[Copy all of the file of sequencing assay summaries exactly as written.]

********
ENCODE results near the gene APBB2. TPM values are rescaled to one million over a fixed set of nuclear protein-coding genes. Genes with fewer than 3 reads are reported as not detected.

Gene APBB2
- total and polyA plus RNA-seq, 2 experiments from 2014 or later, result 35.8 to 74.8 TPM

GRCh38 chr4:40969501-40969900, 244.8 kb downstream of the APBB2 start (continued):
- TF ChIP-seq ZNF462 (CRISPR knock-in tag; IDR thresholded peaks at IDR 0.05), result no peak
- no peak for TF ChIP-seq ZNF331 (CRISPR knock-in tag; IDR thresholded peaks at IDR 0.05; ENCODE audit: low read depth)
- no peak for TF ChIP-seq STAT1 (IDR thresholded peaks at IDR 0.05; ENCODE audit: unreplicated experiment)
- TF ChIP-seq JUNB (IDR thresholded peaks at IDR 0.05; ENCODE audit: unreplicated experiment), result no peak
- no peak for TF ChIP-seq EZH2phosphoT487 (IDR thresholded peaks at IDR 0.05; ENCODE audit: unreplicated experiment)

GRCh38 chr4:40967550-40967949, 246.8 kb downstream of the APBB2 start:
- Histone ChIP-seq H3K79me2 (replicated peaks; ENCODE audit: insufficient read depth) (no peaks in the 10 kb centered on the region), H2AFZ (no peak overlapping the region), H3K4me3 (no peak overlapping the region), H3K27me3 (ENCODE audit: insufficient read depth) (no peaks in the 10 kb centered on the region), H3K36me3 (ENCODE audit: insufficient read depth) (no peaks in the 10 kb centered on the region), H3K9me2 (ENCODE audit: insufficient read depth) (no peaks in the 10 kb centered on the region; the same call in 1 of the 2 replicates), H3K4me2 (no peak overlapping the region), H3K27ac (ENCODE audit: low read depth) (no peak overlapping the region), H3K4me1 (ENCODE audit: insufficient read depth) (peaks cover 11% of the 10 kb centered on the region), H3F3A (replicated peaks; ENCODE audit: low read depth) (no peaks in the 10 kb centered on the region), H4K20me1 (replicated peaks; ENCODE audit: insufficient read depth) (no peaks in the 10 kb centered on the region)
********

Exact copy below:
ENCODE results near the gene APBB2. TPM values are rescaled to one million over a fixed set of nuclear protein-coding genes. Genes with fewer than 3 reads are reported as not detected.

Gene APBB2
- total and polyA plus RNA-seq, 2 experiments from 2014 or later, result 35.8 to 74.8 TPM

GRCh38 chr4:40969501-40969900, 244.8 kb downstream of the APBB2 start (continued):
- TF ChIP-seq ZNF462 (CRISPR knock-in tag; IDR thresholded peaks at IDR 0.05), result no peak
- no peak for TF ChIP-seq ZNF331 (CRISPR knock-in tag; IDR thresholded peaks at IDR 0.05; ENCODE audit: low read depth)
- no peak for TF ChIP-seq STAT1 (IDR thresholded peaks at IDR 0.05; ENCODE audit: unreplicated experiment)
- TF ChIP-seq JUNB (IDR thresholded peaks at IDR 0.05; ENCODE audit: unreplicated experiment), result no peak
- no peak for TF ChIP-seq EZH2phosphoT487 (IDR thresholded peaks at IDR 0.05; ENCODE audit: unreplicated experiment)

GRCh38 chr4:40967550-40967949, 246.8 kb downstream of the APBB2 start:
- Histone ChIP-seq H3K79me2 (replicated peaks; ENCODE audit: insufficient read depth) (no peaks in the 10 kb centered on the region), H2AFZ (no peak overlapping the region), H3K4me3 (no peak overlapping the region), H3K27me3 (ENCODE audit: insufficient read depth) (no peaks in the 10 kb centered on the region), H3K36me3 (ENCODE audit: insufficient read depth) (no peaks in the 10 kb centered on the region), H3K9me2 (ENCODE audit: insufficient read depth) (no peaks in the 10 kb centered on the region; the same call in 1 of the 2 replicates), H3K4me2 (no peak overlapping the region), H3K27ac (ENCODE audit: low read depth) (no peak overlapping the region), H3K4me1 (ENCODE audit: insufficient read depth) (peaks cover 11% of the 10 kb centered on the region), H3F3A (replicated peaks; ENCODE audit: low read depth) (no peaks in the 10 kb centered on the region), H4K20me1 (replicated peaks; ENCODE audit: insufficient read depth) (no peaks in the 10 kb centered on the region)